BRIXTON, MA—Hungry to possess as many consumer goods as possible, Brixton area consumers consumed the entire Brixton area yesterday, leaving only a barren, rocky swath of dead earth in their wake. The consumption marked the end of a massive consumer binge in which Brixton residents have indulged, like most Americans, since the end of World War II.

Brixton, formerly an affluent semi-professional suburban community noted for its readily available office space and burgeoning retail market outlets, is now known only as “The Scorched Infertile Earth That Once Was Brixton.”

Economists see the town’s desolation as a positive economic indicator, signifying healthy markets and a renewed willingness of American consumers to continue to consume. The figures support that projection: The consumer spending quotient was up 650 percent, local retailers’ sales figures were up 800 percent, and the consumer satisfaction index was up nearly 1000 percent.

According to a statement from the office of Brixton Mayor Herb Jarzemsky, “Forget for the moment that our once green and budding town is now a lifeless stretch of exposed terrestrial core, with no possibility of habitation or growth of flora. This mass consumption has pushed all leading economic indicators through the roof, and we’re very encouraged by that.”

Jarzemsky could not be reached for comment as of press time, as he had himself also been consumed. The rest of the statement was also unavailable, as it had been consumed as well.

“Consumer morale indexes have never been higher, and I feel the message is clear: The American consumer is once again on the move!” President Clinton told cheering crowds at the Consumer Confidence Conference in Schaumburg, IL, yesterday.

Though Clinton was referring to the projected economic boom he hopes will boost his reelection bid, the words “on the move” also referred to the gigantic, nomadic tribe of voracious former Brixtonian consumers currently headed west toward Wilfordchester, leaving a mile-wide stretch of smoky, barren terrain behind them.

An unofficial report from a source within the Wilfordchester Chamber of Commerce revealed that the consumer mass, which is moving at a rate of 1.7 miles per day, is expected to reach the heavily populated Wilfordchester metropolitan area by mid-August, wreaking environmental havoc like a powerful tornado.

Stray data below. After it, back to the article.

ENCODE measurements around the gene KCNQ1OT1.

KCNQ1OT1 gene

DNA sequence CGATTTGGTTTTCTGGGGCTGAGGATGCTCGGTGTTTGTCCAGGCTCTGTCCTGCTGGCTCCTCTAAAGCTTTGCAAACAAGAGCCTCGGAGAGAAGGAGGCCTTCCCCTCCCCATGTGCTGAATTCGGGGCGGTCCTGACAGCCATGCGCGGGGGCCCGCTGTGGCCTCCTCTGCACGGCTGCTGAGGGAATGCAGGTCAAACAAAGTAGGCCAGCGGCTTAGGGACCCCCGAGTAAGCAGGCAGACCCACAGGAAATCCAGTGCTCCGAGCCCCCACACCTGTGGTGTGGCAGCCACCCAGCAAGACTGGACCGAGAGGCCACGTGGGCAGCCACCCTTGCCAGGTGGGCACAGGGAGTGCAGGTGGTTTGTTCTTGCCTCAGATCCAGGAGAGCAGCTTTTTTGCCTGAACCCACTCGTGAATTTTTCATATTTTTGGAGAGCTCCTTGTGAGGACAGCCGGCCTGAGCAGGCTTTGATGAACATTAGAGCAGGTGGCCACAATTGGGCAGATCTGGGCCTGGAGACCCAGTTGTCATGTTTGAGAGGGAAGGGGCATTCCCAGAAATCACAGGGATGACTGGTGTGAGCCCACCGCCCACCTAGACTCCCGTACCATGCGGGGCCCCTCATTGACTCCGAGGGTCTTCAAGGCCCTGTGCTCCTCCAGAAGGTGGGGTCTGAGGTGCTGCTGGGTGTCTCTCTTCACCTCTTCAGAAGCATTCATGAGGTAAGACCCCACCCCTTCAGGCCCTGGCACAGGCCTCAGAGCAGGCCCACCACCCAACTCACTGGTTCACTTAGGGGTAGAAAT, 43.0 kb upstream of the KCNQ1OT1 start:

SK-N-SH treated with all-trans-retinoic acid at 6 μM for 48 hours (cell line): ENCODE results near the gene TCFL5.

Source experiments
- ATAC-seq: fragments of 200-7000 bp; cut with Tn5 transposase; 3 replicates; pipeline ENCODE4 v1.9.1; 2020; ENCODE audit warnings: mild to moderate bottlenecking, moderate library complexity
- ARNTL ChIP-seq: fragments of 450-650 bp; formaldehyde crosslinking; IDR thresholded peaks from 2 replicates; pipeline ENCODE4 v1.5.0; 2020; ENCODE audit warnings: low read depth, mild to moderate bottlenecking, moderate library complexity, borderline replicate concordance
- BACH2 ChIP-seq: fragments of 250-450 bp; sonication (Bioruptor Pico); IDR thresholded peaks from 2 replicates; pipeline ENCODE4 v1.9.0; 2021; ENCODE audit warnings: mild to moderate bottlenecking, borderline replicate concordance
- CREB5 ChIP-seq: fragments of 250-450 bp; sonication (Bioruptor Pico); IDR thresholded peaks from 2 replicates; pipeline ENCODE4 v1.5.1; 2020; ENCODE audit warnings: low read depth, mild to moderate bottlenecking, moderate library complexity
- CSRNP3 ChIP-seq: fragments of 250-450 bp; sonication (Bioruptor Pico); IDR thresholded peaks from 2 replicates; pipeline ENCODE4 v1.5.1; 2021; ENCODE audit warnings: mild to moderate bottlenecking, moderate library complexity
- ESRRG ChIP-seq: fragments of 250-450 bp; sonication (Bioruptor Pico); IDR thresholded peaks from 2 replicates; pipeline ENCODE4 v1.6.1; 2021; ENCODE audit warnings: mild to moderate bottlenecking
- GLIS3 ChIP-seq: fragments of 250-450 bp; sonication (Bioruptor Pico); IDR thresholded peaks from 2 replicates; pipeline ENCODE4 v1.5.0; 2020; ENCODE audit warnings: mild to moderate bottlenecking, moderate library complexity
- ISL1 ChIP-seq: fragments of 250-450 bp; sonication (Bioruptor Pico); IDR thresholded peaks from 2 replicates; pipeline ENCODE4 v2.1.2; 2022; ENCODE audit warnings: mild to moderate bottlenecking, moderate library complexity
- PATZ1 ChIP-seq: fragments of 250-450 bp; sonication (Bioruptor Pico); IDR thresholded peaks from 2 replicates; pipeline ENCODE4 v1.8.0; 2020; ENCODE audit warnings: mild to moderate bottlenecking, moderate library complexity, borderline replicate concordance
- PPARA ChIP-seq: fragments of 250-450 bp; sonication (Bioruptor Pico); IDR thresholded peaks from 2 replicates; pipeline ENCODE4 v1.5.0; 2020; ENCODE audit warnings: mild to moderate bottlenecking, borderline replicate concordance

“We look forward to the arrival of the devouring horde,” Commerce Secretary Maureen Laughlin said. “I wouldn’t go so far as to say our economy has been sluggish, but we could certainly use a boost, and being laid waste by the horde should put our numbers up where they belong.”

Massive evacuation plans for the community “have not been ruled out,” according to Massachusetts Gov. William Weld. But such plans may not be necessary: A covert airlift operation is currently flooding the grasslands directly in front of the mobile consumer mass with high-quality consumer goods provided by a number of Massachusetts area merchants, including Yammush & Simms and Filene’s Basement.

“We are excited about the opportunity to provide the Brixton Mobile Consumer Mass with the high-quality, reasonably priced merchandise it has come to expect from Yammush & Simms, helping both save the town of Wilfordchester and stimulate further consumption,” Yammush & Simms customer relations spokesperson Kent Grant said. “We also look forward to being part of this exciting economic surge by being consumed ourselves.”

The Massachusetts National Guard has been put on red alert in the event that consumption-related devastation reaches into neighboring states.